Two clear examples: One poster reads "Euclid" in big letters.
His new book is Here's Looking at Euclid: A Surprising Excursion Through the Astonishing World of Numbers.
A few years ago, a Bosnian family named Vidovic came to Euclid, Ohio, to escape persecution by Serbs in an embattled region.
"I spent two years at Euclid College," answered Walter, with conscious pride.
His conclusions were as infallible as so many propositions of Euclid.
Euclid introduced the subject by the proposition that, if alternate angles are equal, the lines are parallel.
He left commentaries on Plato and on part of Euclid's Elements.
A third has mastered the laws of proportion mathematically, as he has found them in Euclid or other geometrical treatise.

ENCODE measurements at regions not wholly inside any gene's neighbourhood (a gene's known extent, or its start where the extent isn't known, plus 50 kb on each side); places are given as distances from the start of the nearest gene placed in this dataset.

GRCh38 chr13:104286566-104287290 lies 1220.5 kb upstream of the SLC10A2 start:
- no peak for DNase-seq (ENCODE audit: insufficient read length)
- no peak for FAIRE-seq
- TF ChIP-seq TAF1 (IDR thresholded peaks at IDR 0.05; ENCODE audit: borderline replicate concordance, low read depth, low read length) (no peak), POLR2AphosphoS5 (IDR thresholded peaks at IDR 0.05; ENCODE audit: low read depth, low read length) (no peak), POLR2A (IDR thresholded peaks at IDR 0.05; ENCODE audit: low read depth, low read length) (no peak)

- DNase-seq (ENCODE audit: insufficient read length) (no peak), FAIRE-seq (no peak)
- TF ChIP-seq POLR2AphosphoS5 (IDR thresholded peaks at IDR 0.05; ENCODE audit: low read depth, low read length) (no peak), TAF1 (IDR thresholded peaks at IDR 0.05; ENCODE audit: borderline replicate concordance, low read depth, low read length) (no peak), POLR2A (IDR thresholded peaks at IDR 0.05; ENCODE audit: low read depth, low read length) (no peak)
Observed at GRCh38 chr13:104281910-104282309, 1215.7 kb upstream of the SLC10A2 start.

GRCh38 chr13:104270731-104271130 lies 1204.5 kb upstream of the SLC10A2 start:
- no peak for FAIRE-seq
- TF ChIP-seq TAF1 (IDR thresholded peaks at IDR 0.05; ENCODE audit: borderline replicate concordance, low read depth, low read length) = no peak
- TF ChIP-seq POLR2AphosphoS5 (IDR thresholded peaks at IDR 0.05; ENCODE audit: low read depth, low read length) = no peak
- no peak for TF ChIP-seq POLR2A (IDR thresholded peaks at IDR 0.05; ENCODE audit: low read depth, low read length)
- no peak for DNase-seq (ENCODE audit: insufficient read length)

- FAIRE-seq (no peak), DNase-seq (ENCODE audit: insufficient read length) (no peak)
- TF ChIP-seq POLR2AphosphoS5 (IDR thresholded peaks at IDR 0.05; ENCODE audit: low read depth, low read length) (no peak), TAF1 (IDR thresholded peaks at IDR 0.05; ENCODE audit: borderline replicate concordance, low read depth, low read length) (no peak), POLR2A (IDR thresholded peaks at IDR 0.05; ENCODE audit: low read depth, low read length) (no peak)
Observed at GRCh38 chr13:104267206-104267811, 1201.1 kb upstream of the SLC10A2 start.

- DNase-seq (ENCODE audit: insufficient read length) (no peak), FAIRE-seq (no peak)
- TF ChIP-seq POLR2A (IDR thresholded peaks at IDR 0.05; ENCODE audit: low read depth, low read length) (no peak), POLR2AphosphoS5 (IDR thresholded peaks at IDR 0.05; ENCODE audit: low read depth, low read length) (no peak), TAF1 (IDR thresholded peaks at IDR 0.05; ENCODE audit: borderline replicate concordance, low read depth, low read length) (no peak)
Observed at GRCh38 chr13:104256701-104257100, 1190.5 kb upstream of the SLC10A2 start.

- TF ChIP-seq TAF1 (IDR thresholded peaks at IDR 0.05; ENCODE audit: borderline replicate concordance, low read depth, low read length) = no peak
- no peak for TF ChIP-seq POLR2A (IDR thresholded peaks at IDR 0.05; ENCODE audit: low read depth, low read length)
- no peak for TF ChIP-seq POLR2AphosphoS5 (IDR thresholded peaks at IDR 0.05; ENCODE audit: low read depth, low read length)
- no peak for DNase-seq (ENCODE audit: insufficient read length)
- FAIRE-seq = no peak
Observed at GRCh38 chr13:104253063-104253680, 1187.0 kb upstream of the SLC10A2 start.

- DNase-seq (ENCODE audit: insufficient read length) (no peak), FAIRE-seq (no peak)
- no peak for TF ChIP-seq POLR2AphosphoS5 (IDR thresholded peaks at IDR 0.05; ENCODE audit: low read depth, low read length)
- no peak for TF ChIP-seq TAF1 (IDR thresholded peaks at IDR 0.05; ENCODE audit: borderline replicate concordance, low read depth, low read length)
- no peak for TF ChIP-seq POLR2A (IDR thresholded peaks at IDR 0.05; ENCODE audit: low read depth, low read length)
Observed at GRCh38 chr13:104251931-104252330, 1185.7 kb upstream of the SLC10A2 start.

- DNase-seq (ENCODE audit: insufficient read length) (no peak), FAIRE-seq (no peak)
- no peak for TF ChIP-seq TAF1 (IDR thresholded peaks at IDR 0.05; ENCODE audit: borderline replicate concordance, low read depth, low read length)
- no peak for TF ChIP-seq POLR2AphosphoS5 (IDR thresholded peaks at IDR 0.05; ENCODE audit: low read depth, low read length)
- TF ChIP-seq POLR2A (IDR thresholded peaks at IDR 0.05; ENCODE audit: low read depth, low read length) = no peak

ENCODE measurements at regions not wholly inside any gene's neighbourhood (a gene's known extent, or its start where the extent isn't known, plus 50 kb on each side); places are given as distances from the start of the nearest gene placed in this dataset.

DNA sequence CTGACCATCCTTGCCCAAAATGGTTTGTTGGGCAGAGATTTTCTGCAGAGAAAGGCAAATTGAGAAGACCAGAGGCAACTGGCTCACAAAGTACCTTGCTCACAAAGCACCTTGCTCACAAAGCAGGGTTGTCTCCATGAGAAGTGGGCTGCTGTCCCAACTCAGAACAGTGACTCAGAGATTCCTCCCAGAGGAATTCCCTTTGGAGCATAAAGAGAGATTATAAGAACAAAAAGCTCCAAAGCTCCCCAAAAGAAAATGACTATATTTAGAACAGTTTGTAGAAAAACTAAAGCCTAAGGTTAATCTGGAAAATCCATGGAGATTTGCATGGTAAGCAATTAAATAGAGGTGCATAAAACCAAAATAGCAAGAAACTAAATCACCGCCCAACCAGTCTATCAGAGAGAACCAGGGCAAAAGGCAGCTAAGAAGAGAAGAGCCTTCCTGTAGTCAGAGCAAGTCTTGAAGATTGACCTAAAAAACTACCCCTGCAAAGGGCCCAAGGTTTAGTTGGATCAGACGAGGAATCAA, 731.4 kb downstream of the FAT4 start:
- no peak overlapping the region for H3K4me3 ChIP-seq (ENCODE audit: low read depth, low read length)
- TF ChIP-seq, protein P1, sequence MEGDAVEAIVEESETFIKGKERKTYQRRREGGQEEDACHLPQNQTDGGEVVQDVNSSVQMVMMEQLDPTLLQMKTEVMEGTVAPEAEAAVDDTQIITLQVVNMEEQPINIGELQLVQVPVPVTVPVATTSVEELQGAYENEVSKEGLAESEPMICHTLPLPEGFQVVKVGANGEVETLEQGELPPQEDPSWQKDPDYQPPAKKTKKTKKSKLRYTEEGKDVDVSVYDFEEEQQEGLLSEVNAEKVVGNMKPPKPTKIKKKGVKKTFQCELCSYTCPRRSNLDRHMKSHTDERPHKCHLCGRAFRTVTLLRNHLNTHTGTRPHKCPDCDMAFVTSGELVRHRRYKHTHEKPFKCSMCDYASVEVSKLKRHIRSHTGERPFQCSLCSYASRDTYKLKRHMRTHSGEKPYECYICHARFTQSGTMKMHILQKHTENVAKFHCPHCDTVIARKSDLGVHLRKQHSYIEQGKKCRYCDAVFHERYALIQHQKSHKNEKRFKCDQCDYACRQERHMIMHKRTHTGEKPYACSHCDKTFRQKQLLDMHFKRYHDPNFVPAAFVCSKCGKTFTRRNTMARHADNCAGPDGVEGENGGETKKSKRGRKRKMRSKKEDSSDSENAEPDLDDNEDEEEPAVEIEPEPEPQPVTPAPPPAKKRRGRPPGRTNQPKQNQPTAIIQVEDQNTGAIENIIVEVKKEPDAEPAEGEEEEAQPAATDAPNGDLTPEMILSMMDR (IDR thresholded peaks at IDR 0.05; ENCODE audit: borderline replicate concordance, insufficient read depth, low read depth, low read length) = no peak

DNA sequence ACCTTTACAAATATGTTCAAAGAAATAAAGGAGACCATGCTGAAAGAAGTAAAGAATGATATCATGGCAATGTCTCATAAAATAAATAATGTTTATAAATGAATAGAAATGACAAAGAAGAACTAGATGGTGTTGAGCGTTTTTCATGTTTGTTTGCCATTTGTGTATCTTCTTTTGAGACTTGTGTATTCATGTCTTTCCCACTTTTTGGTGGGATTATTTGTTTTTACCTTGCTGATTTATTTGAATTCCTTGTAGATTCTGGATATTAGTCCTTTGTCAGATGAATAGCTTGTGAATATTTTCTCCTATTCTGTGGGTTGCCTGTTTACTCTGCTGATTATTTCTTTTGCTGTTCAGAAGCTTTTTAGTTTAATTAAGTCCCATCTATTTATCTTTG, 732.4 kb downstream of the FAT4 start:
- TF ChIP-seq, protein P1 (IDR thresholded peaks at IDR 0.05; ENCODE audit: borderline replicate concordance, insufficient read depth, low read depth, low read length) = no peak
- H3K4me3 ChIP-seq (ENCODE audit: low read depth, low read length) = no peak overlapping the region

I do not ask him to reveal to me the demonstrations of Euclid.
If verbal logic were sufficient, life would be as plain sailing as a piece of Euclid.
Greek mathematician whose book, Elements, was used continuously until the 19th century. In it he organized and systematized all that was known about geometry. Euclid's systematic use of deductions and axioms was widely regarded as a model working method and influenced mathematicians and scientists for over two thousand years.
An ancient Greek mathematician; the founder of the study of geometry. Euclid's Elements is the basis for modern school textbooks in geometry. One of the basic statements, or postulates, of Euclid's geometry is that if a line and a point separate from it are given, only one line parallel to the first line can pass through the point.
Note: Albert Einstein used other approaches to geometry to derive the theory of relativity. These “non-Euclidean geometries” deny Euclid's postulate about parallel lines.